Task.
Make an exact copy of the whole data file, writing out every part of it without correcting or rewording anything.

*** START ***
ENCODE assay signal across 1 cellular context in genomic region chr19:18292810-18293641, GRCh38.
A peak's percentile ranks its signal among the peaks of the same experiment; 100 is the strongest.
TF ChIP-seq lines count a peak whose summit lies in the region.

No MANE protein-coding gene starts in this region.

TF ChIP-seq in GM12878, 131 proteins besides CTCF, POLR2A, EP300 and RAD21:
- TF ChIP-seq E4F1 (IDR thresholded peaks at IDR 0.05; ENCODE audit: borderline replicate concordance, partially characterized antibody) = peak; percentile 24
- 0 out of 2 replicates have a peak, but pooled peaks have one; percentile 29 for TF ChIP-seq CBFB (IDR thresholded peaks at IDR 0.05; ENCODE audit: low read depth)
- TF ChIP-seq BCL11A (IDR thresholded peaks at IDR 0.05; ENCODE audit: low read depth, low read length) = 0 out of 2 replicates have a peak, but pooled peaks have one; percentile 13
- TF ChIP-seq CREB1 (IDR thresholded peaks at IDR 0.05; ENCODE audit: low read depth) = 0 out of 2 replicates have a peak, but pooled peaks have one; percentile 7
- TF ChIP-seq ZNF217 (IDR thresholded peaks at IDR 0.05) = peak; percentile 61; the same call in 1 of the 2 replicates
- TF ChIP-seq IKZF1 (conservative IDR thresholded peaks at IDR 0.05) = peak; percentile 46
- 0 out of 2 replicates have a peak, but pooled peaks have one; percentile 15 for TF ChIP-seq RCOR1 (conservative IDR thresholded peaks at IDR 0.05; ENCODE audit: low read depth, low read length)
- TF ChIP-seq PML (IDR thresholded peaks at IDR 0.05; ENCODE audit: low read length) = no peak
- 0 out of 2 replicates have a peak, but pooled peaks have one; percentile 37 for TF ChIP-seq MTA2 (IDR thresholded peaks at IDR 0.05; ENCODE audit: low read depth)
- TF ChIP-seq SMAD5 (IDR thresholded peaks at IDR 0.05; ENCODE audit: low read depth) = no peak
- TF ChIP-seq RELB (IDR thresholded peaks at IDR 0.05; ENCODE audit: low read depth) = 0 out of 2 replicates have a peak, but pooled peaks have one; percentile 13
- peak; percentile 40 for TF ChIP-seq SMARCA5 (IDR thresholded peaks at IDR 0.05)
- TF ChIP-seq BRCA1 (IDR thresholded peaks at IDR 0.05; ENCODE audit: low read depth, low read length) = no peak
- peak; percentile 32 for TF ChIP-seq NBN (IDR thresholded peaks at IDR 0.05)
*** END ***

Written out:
ENCODE assay signal across 1 cellular context in genomic region chr19:18292810-18293641, GRCh38.
A peak's percentile ranks its signal among the peaks of the same experiment; 100 is the strongest.
TF ChIP-seq lines count a peak whose summit lies in the region.

No MANE protein-coding gene starts in this region.

TF ChIP-seq in GM12878, 131 proteins besides CTCF, POLR2A, EP300 and RAD21:
- TF ChIP-seq E4F1 (IDR thresholded peaks at IDR 0.05; ENCODE audit: borderline replicate concordance, partially characterized antibody) = peak; percentile 24
- 0 out of 2 replicates have a peak, but pooled peaks have one; percentile 29 for TF ChIP-seq CBFB (IDR thresholded peaks at IDR 0.05; ENCODE audit: low read depth)
- TF ChIP-seq BCL11A (IDR thresholded peaks at IDR 0.05; ENCODE audit: low read depth, low read length) = 0 out of 2 replicates have a peak, but pooled peaks have one; percentile 13
- TF ChIP-seq CREB1 (IDR thresholded peaks at IDR 0.05; ENCODE audit: low read depth) = 0 out of 2 replicates have a peak, but pooled peaks have one; percentile 7
- TF ChIP-seq ZNF217 (IDR thresholded peaks at IDR 0.05) = peak; percentile 61; the same call in 1 of the 2 replicates
- TF ChIP-seq IKZF1 (conservative IDR thresholded peaks at IDR 0.05) = peak; percentile 46
- 0 out of 2 replicates have a peak, but pooled peaks have one; percentile 15 for TF ChIP-seq RCOR1 (conservative IDR thresholded peaks at IDR 0.05; ENCODE audit: low read depth, low read length)
- TF ChIP-seq PML (IDR thresholded peaks at IDR 0.05; ENCODE audit: low read length) = no peak
- 0 out of 2 replicates have a peak, but pooled peaks have one; percentile 37 for TF ChIP-seq MTA2 (IDR thresholded peaks at IDR 0.05; ENCODE audit: low read depth)
- TF ChIP-seq SMAD5 (IDR thresholded peaks at IDR 0.05; ENCODE audit: low read depth) = no peak
- TF ChIP-seq RELB (IDR thresholded peaks at IDR 0.05; ENCODE audit: low read depth) = 0 out of 2 replicates have a peak, but pooled peaks have one; percentile 13
- peak; percentile 40 for TF ChIP-seq SMARCA5 (IDR thresholded peaks at IDR 0.05)
- TF ChIP-seq BRCA1 (IDR thresholded peaks at IDR 0.05; ENCODE audit: low read depth, low read length) = no peak
- peak; percentile 32 for TF ChIP-seq NBN (IDR thresholded peaks at IDR 0.05)